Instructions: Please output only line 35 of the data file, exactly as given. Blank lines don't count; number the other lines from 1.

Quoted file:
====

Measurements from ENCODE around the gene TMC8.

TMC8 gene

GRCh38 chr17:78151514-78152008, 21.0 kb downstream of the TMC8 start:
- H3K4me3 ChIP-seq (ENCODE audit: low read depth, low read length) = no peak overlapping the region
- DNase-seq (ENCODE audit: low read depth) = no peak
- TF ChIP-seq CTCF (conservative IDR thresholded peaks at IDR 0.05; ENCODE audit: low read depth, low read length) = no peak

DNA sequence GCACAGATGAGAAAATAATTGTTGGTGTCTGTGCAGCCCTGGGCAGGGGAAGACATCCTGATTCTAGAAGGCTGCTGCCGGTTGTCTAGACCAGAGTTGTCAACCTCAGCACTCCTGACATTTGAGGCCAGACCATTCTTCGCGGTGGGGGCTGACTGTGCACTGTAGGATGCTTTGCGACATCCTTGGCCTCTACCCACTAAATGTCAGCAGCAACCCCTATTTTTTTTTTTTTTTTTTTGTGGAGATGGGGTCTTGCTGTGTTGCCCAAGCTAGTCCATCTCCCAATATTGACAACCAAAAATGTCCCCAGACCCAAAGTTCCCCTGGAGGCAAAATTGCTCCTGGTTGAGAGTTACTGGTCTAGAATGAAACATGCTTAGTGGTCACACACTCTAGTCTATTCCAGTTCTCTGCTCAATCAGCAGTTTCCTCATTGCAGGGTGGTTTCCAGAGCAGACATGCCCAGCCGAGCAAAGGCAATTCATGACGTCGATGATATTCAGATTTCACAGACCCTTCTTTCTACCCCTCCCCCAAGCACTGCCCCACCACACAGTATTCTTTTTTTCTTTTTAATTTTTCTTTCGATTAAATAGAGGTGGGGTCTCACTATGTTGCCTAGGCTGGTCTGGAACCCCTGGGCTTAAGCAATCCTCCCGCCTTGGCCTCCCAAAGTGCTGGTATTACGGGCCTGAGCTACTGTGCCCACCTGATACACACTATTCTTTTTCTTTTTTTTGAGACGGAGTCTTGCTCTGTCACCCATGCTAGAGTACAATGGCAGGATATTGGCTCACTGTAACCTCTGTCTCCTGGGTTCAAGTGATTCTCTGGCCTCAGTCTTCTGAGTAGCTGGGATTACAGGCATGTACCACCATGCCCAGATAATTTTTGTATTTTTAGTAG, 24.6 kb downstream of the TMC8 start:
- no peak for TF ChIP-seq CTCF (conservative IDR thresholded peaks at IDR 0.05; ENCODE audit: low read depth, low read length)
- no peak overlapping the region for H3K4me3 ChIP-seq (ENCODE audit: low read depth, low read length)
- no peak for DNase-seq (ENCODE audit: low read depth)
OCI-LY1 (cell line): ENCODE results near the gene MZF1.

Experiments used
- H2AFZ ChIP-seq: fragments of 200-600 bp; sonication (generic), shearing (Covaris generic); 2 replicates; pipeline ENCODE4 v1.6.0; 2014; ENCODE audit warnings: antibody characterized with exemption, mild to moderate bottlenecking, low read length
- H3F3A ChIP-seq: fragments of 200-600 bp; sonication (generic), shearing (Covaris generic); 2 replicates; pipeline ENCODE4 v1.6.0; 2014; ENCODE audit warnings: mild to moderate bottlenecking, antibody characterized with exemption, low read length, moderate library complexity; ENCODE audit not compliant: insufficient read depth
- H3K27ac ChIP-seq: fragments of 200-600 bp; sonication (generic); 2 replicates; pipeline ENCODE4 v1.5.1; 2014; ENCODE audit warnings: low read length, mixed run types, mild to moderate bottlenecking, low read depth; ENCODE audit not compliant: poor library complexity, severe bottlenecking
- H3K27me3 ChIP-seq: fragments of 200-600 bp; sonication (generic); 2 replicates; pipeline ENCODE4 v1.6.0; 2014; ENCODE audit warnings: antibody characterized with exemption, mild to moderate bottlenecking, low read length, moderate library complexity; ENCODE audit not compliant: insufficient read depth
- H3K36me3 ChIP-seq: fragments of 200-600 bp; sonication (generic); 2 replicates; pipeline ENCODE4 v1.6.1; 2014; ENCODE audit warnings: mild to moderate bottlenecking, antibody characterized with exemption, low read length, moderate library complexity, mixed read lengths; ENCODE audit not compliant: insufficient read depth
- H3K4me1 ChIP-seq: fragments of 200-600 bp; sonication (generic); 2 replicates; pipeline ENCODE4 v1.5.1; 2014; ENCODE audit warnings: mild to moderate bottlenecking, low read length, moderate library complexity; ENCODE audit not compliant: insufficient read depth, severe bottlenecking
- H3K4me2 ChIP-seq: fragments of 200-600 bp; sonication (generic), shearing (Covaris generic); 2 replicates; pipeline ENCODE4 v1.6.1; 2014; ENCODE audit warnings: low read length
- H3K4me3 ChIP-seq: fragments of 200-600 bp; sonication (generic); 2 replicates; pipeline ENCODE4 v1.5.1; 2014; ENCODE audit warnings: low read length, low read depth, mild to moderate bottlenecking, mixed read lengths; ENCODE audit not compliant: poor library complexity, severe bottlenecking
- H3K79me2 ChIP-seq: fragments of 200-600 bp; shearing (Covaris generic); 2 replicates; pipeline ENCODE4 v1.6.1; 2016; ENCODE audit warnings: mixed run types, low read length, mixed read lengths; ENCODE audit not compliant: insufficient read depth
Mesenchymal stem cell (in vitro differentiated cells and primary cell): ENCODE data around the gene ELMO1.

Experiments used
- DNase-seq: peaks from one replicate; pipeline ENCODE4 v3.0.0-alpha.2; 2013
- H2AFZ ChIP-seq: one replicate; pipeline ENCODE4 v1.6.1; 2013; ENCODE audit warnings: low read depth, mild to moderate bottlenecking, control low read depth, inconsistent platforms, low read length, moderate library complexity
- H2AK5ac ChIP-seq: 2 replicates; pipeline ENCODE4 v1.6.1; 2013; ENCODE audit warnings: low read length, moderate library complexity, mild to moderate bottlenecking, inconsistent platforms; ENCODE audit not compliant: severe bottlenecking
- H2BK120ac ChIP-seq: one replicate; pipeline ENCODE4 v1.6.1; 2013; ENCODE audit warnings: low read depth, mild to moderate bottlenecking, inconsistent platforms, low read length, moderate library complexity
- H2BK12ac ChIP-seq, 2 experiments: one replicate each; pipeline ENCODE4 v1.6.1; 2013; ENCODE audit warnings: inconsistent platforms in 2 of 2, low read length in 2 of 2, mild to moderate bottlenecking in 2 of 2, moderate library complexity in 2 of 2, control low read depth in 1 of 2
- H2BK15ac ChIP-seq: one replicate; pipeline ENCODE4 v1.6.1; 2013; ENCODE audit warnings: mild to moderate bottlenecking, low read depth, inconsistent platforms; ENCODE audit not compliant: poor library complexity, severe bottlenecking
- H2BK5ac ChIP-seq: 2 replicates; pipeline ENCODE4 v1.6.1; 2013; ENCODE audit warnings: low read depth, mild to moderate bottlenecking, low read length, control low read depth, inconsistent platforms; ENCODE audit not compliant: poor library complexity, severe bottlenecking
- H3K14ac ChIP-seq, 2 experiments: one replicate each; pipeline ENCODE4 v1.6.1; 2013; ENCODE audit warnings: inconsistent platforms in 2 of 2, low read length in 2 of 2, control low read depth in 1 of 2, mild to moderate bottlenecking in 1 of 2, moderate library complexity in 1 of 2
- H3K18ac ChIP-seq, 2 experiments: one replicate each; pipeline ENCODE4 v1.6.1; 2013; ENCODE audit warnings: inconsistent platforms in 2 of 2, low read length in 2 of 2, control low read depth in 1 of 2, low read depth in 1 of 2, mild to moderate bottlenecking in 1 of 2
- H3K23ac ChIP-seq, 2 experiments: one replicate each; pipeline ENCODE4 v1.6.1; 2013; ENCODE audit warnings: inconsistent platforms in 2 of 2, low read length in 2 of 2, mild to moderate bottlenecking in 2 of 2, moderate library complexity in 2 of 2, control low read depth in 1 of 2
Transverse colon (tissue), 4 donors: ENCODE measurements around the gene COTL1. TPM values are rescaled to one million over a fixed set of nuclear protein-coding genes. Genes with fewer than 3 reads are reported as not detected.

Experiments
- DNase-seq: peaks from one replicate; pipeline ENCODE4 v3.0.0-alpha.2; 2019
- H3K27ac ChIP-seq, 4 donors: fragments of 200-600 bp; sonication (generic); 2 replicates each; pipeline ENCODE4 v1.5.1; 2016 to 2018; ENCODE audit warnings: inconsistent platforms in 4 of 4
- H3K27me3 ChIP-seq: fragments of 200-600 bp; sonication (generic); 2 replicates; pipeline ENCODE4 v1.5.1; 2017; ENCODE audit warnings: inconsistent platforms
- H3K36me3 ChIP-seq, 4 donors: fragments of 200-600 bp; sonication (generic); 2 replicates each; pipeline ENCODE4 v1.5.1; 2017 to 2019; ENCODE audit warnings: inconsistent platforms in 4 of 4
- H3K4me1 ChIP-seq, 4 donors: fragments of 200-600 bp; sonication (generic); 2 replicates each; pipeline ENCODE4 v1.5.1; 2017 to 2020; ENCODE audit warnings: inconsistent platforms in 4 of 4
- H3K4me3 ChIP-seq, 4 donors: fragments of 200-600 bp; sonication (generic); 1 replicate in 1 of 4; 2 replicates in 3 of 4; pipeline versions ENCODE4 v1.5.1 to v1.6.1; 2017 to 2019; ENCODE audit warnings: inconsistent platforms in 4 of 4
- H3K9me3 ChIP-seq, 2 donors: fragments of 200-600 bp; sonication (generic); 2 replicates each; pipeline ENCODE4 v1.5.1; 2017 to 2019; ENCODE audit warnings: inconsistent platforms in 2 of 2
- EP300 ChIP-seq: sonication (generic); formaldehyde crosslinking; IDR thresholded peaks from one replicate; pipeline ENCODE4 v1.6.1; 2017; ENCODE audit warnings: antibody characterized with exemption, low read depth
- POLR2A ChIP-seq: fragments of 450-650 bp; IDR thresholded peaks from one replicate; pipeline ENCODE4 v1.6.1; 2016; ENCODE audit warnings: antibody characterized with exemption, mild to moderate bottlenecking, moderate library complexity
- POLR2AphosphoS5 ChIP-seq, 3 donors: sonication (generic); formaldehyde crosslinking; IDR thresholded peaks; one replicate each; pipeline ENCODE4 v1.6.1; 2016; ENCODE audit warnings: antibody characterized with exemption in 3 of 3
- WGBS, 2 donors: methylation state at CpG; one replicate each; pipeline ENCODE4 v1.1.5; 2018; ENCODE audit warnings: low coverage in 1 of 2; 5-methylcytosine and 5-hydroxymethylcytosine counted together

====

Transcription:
Experiments